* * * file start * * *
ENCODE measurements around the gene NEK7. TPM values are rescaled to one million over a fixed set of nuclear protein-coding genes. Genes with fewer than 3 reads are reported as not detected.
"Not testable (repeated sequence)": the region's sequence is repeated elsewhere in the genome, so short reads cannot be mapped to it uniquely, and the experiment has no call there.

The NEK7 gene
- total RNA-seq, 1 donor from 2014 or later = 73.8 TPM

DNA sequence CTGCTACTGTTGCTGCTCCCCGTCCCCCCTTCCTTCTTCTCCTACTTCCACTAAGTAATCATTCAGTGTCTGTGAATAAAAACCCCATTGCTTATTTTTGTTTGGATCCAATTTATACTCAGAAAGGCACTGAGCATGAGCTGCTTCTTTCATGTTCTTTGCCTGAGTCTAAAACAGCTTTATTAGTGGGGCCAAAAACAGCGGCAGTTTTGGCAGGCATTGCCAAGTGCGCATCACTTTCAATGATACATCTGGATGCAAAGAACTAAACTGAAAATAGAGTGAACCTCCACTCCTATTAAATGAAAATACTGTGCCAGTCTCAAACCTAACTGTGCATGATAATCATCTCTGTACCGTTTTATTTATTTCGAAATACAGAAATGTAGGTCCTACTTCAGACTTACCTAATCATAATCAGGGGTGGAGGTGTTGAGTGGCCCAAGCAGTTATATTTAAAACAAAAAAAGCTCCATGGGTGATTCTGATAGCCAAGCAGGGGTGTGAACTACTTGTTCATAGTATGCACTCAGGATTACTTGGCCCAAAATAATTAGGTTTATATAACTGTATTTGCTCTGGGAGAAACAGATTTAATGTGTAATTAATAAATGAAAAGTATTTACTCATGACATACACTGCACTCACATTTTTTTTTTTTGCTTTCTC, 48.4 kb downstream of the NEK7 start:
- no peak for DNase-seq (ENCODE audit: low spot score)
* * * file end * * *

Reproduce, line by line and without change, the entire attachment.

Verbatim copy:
ENCODE measurements around the gene NEK7. TPM values are rescaled to one million over a fixed set of nuclear protein-coding genes. Genes with fewer than 3 reads are reported as not detected.
"Not testable (repeated sequence)": the region's sequence is repeated elsewhere in the genome, so short reads cannot be mapped to it uniquely, and the experiment has no call there.

The NEK7 gene
- total RNA-seq, 1 donor from 2014 or later = 73.8 TPM

DNA sequence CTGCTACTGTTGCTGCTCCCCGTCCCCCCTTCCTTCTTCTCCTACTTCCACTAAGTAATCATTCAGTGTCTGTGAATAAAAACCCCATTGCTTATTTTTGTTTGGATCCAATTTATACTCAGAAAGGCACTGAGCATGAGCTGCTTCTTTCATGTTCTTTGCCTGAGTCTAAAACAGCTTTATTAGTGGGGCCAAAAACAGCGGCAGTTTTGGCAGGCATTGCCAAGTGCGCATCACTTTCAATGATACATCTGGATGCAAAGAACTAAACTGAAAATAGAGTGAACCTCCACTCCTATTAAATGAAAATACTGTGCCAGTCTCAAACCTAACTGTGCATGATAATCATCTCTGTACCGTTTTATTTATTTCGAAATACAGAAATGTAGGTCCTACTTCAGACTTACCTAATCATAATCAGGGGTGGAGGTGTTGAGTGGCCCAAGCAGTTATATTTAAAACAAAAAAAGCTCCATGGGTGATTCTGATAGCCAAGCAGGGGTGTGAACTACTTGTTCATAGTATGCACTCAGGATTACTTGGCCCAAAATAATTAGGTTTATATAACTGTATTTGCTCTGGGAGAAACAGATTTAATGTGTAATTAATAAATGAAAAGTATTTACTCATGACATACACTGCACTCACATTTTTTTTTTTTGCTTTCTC, 48.4 kb downstream of the NEK7 start:
- no peak for DNase-seq (ENCODE audit: low spot score)